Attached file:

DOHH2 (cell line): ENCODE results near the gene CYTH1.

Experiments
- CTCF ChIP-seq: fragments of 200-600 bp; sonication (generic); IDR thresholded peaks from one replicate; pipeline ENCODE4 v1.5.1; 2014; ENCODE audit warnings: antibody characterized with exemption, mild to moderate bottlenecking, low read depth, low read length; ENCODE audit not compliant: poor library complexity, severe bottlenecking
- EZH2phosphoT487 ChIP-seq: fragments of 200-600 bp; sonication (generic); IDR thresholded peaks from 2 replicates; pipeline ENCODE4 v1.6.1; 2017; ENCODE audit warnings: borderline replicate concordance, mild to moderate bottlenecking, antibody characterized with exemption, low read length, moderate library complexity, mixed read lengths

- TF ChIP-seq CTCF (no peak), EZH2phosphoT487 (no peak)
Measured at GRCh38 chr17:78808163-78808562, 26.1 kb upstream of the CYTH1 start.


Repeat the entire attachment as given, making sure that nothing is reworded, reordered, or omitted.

DOHH2 (cell line): ENCODE results near the gene CYTH1.

Experiments
- CTCF ChIP-seq: fragments of 200-600 bp; sonication (generic); IDR thresholded peaks from one replicate; pipeline ENCODE4 v1.5.1; 2014; ENCODE audit warnings: antibody characterized with exemption, mild to moderate bottlenecking, low read depth, low read length; ENCODE audit not compliant: poor library complexity, severe bottlenecking
- EZH2phosphoT487 ChIP-seq: fragments of 200-600 bp; sonication (generic); IDR thresholded peaks from 2 replicates; pipeline ENCODE4 v1.6.1; 2017; ENCODE audit warnings: borderline replicate concordance, mild to moderate bottlenecking, antibody characterized with exemption, low read length, moderate library complexity, mixed read lengths

- TF ChIP-seq CTCF (no peak), EZH2phosphoT487 (no peak)
Measured at GRCh38 chr17:78808163-78808562, 26.1 kb upstream of the CYTH1 start.